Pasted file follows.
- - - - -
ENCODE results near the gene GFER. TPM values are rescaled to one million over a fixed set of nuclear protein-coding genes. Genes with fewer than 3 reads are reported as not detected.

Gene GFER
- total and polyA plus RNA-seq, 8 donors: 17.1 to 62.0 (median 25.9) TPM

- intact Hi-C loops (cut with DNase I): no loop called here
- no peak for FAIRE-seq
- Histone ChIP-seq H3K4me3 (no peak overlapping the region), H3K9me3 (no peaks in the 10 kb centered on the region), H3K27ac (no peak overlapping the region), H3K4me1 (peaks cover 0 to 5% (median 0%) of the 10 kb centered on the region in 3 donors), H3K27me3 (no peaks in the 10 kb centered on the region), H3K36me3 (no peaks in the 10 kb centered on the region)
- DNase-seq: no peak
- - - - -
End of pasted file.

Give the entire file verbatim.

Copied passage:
ENCODE results near the gene GFER. TPM values are rescaled to one million over a fixed set of nuclear protein-coding genes. Genes with fewer than 3 reads are reported as not detected.

Gene GFER
- total and polyA plus RNA-seq, 8 donors: 17.1 to 62.0 (median 25.9) TPM

- intact Hi-C loops (cut with DNase I): no loop called here
- no peak for FAIRE-seq
- Histone ChIP-seq H3K4me3 (no peak overlapping the region), H3K9me3 (no peaks in the 10 kb centered on the region), H3K27ac (no peak overlapping the region), H3K4me1 (peaks cover 0 to 5% (median 0%) of the 10 kb centered on the region in 3 donors), H3K27me3 (no peaks in the 10 kb centered on the region), H3K36me3 (no peaks in the 10 kb centered on the region)
- DNase-seq: no peak